Renting in London Without a Guarantor
Finding a new home is difficult enough at the best of times – but doing it in a new country amplifies the stress levels. Having navigated an overwhelming number of rental opportunities and head-scratching technicalities you’re subject to comprehensive checks, only for the outcome to hinge on your ability to find a guarantor: someone – typically a close relative – who agrees to secure your tenancy agreement or contract by paying any rent arrears on your behalf if you fall behind with payments or are unable to meet your obligations.
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Master all the steps needed to rent a home in London – including how to secure a property, understanding deposits, and checking the tenancy agreement before signing. Updated May 2023.
Do you always need to provide a guarantor?
However, there’s a common misconception in the renting process: that you always need to provide a guarantor. Unless you’re a student – who are almost always asked to supply this financial safety net – you’ll be relieved to hear that a landlord or letting agent will only request that you provide one if they suspect that you might struggle to maintain the rental payments outlined in the tenancy agreement. This brings two non-negotiable elements of the rental process into sharp focus: credit checks and referencing – with the pressure on to pass.
A crucial part of the application process involves checking that you have sufficient finances to pay the rent and agree to look after the property – this typically includes a reference from a previous landlord or letting agent verifying that you’re trustworthy and a credit check to assess your financial health. For example, if you have a poor credit history or low credit score, have a fluctuating employment history and income, or are receiving housing benefits, you will almost certainly receive a request to find a guarantor.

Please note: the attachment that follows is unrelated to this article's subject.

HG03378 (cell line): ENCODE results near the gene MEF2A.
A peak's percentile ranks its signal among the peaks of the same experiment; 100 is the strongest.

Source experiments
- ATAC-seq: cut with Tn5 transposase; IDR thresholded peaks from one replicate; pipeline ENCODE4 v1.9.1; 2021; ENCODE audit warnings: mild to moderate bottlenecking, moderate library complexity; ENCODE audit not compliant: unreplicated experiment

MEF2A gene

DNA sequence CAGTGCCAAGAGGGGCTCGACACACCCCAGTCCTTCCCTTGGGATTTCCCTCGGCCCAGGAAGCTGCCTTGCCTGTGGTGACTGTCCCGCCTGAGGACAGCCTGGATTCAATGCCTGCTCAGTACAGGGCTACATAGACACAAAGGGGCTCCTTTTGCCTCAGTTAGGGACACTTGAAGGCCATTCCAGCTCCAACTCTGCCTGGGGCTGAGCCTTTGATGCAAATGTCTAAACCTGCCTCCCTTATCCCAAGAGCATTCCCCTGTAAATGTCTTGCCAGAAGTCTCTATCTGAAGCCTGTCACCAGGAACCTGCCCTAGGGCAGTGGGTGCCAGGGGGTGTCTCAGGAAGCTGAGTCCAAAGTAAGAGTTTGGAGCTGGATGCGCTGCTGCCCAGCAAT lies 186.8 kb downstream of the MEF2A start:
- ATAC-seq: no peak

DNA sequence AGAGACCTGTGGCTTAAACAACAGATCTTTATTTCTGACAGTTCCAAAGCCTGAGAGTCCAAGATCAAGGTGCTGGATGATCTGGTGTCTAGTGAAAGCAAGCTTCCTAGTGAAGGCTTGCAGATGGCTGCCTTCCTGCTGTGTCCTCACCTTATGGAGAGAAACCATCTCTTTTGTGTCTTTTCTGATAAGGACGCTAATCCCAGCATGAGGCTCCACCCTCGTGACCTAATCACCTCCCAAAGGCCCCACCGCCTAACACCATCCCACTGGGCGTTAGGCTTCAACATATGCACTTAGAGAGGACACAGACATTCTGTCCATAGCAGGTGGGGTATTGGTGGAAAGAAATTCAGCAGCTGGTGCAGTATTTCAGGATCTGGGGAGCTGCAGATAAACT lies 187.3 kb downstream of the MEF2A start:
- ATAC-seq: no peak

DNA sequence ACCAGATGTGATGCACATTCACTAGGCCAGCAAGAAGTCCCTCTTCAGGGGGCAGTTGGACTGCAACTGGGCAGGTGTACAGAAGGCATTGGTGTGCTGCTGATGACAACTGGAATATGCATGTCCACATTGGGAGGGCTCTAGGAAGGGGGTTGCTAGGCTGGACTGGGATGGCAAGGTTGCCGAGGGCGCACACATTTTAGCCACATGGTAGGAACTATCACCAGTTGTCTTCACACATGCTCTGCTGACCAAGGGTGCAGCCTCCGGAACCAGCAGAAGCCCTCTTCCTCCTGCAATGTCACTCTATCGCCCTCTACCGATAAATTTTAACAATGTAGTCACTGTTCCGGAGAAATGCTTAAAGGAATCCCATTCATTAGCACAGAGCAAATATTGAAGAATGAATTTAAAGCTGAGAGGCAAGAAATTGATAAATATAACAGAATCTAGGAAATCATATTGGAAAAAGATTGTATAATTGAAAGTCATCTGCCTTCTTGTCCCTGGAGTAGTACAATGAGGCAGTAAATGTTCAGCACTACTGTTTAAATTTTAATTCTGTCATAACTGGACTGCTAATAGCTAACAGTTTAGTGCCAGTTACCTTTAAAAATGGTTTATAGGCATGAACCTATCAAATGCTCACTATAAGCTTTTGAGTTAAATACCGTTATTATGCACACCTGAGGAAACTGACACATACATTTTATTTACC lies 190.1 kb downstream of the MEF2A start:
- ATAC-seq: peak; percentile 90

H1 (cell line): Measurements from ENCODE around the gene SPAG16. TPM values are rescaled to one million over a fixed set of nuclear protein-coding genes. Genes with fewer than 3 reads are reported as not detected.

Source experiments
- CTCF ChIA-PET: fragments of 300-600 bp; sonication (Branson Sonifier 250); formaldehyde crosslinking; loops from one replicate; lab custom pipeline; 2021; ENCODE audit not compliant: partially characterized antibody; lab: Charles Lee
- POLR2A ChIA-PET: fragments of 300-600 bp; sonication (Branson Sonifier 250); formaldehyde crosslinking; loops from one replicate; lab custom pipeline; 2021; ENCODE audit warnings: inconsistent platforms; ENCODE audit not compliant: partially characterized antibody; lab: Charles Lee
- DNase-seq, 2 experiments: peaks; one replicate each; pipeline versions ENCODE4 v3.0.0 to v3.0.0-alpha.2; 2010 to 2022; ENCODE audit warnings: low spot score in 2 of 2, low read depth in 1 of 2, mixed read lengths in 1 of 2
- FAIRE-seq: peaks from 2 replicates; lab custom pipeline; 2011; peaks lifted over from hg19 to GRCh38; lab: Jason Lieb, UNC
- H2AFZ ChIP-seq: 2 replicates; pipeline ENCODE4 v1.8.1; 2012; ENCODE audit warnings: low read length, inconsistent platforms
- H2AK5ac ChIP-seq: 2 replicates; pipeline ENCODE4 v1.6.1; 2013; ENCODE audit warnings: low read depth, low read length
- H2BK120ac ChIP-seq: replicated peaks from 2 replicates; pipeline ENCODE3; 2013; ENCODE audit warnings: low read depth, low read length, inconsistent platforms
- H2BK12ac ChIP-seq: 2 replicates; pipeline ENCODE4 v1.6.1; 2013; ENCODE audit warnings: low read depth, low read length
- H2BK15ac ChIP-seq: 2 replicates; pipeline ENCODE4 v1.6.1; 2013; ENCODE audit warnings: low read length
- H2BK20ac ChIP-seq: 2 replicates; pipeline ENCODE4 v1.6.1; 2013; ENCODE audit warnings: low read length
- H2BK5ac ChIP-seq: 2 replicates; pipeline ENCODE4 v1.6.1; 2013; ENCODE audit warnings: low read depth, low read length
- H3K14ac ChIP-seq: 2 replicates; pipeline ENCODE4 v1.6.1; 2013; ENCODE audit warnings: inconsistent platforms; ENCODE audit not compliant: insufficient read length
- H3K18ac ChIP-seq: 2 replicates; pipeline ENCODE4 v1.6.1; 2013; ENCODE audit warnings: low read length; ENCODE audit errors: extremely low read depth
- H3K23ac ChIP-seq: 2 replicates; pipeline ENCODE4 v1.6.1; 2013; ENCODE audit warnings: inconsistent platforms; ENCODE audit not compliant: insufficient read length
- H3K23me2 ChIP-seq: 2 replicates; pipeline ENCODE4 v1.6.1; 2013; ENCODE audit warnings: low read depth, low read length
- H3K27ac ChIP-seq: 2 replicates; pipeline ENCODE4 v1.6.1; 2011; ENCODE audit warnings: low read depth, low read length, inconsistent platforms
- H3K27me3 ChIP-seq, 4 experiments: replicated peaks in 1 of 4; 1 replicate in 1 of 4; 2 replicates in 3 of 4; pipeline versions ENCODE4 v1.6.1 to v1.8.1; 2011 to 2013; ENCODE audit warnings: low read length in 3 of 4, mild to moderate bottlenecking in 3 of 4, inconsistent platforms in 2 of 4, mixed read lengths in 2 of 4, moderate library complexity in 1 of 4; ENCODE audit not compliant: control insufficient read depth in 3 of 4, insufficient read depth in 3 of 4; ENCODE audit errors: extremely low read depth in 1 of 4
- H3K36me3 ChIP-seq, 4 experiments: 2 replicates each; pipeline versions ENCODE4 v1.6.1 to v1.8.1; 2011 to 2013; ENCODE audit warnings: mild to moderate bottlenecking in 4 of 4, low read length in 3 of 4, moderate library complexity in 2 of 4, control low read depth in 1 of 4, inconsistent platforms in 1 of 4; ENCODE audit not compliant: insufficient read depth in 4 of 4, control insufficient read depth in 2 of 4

When moving from overseas you inevitably won’t have any credit history in the UK – and your credit histories from abroad will not be taken into account. What they will take into consideration is your future income in the UK – if your gross yearly income is more than 30 times the monthly rent you should not be asked for a guarantor.
Paying rent upfront
There is a way you can allay any concerns the landlord or letting agent may have about your suitability – although it might be beyond your financial means: pay all the rent upfront before you move in to cover the length of the tenancy agreement. Landlords are typically happy to agree to this arrangement as they benefit from a nice lump-sum payment and don’t have to worry about the prospect of rent arrears. What’s more, if the property you have your heart set on is particularly desirable with plenty of demand, paying upfront could sway the landlord’s decision in your favour.
Don’t let the prospect of finding a guarantor cause you undue stress during the rental process. If you pass the referencing and – crucially – the credit check processes, you will avoid this requirement – and even if you fail you might be able to pay the rent upfront.